## Conclusion

The goal of the study is to determine the neuroscientific impact of providing students with a incentivized test/retest scenario in design presentations. Due to challenges in performing EEG studies during design presentations, a typing test is used to examine the effectiveness of using an incentivized “test/retest” scenario to improve participants’ performance during stressful situations. The participants were divided into a control group and an experimental group, where the experimental groups’ second trial was incentivized. The participants’ brain activity was detected using an EEG and compared to their emotional response surveys and typing performance during each of the typing tests.

The results show that there were no significant changes in brain activity, emotions, or typing performance for the control group of participants (no reward offered). However, the experimental group showed an increase in O2 and FC6 sensor activity, controlling vision and emotion, respectively. The experimental participant’s performance was also found to be correlated to their emotional responses, where their positive emotions were increased significantly during the second typing test, even though their performance did not increase.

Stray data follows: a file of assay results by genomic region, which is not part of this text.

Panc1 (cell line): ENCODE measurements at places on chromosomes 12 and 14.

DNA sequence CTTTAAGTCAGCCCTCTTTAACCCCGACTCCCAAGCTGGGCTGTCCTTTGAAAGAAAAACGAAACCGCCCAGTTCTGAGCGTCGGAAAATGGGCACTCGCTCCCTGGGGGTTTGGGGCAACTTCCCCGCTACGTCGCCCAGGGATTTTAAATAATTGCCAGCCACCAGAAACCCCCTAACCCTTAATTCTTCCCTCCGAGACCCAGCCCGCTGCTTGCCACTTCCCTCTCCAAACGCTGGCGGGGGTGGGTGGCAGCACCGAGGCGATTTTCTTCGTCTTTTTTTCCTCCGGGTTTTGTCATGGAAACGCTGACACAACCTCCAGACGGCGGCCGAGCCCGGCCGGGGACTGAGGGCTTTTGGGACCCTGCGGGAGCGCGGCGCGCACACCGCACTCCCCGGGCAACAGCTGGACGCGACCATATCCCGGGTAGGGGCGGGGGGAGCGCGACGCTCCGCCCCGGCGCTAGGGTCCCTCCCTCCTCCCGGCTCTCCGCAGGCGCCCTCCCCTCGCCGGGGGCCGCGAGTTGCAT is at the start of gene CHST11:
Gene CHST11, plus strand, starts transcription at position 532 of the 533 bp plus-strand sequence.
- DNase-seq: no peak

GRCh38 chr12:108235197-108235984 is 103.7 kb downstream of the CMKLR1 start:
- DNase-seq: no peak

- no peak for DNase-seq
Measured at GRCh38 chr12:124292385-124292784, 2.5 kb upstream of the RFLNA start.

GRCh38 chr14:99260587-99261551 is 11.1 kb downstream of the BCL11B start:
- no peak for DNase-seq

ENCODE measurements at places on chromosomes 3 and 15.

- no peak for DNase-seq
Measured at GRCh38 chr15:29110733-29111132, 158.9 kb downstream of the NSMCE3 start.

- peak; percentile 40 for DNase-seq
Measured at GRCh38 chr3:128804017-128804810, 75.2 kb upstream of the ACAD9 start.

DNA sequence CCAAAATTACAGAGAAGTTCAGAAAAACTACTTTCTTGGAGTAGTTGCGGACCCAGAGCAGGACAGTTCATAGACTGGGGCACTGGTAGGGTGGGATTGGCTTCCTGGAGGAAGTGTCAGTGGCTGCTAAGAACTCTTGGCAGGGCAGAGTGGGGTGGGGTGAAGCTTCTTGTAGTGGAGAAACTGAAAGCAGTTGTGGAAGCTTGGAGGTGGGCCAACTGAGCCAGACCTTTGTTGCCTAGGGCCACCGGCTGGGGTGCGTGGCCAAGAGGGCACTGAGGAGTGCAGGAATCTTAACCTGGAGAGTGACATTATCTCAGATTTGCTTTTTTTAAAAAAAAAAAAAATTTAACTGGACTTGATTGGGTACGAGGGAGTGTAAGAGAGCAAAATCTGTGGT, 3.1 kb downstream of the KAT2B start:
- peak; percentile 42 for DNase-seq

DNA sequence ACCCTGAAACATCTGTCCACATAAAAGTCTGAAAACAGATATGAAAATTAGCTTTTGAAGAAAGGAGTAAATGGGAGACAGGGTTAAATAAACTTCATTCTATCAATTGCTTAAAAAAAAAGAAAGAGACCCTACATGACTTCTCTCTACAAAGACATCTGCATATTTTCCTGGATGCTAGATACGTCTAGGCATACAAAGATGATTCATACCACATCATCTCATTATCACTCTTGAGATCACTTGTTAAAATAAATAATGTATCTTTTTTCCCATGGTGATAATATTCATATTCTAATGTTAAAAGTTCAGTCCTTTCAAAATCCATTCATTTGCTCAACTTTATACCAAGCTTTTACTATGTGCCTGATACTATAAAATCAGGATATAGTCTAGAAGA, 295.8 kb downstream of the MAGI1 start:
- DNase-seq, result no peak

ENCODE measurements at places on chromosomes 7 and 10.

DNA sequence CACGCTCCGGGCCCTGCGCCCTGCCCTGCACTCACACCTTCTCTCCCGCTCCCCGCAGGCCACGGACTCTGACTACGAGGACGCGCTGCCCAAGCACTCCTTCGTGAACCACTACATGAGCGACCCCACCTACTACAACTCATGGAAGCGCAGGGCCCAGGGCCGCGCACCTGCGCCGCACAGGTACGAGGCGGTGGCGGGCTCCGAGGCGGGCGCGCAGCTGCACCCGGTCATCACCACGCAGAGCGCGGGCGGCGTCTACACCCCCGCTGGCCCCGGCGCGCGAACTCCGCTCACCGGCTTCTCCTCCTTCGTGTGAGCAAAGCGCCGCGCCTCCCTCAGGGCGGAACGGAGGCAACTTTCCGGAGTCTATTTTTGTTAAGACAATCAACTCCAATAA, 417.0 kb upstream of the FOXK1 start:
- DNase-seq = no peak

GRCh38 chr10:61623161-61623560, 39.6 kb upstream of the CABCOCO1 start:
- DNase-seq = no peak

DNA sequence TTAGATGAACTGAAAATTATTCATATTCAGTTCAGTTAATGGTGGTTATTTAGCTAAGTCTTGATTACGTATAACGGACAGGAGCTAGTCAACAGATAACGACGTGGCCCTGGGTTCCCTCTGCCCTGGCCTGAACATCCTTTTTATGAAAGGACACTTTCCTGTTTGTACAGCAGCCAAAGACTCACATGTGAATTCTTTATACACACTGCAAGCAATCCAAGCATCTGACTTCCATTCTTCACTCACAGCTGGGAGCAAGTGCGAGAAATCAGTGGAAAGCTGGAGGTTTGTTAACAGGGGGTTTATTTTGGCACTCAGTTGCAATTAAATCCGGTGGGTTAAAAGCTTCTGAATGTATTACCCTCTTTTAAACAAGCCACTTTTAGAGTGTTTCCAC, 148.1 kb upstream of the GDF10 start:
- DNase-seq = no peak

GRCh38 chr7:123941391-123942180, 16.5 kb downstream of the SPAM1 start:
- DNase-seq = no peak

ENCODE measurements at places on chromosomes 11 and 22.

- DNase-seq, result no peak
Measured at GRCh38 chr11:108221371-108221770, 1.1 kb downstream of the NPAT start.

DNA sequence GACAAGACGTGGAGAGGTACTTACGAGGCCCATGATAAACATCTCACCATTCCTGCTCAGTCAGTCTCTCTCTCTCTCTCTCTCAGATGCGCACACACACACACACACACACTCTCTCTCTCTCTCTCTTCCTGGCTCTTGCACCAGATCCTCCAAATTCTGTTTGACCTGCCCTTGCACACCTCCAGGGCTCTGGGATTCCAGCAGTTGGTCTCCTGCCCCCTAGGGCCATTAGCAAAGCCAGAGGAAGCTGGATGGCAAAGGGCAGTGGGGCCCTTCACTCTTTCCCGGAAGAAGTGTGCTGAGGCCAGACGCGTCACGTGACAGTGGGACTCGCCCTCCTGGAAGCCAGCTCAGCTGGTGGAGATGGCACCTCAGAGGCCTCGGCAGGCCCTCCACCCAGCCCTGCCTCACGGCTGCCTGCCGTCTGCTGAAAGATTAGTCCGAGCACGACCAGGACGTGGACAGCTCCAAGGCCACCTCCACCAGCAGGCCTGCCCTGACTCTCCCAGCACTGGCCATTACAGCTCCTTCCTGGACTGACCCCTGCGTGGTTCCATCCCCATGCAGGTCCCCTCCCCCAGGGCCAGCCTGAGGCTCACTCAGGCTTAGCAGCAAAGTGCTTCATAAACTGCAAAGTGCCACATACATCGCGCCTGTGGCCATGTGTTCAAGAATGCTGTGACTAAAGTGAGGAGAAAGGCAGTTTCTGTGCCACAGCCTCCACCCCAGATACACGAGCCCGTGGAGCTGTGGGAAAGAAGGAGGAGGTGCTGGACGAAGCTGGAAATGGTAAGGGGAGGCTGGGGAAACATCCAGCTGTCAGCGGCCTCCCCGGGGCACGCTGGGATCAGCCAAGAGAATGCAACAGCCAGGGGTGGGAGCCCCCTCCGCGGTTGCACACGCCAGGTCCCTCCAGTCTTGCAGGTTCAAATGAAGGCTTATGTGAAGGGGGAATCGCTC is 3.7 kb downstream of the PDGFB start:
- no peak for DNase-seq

Overall, this indicates that an incentivized retest has a positive impact on a participant’s emotions, which shows promise for future design education intervention studies where students are allowed to complete a retest of a design activity. The recommendations of this study for design educators are to provide students with an option to exercise a test/retest with an incentive. Students should not be forced to perform a retest, but incentivized to do so as part of their formal evaluation process. To accomplish this, students must see value in attempting a retest, so educators must develop evaluation rubrics with the intention of a retest in mind.

## Conflict of Interest

There are no conflicts of interest.

## Data Availability Statement

The data and information that support the findings of this article are freely available online.2

Data under embargo.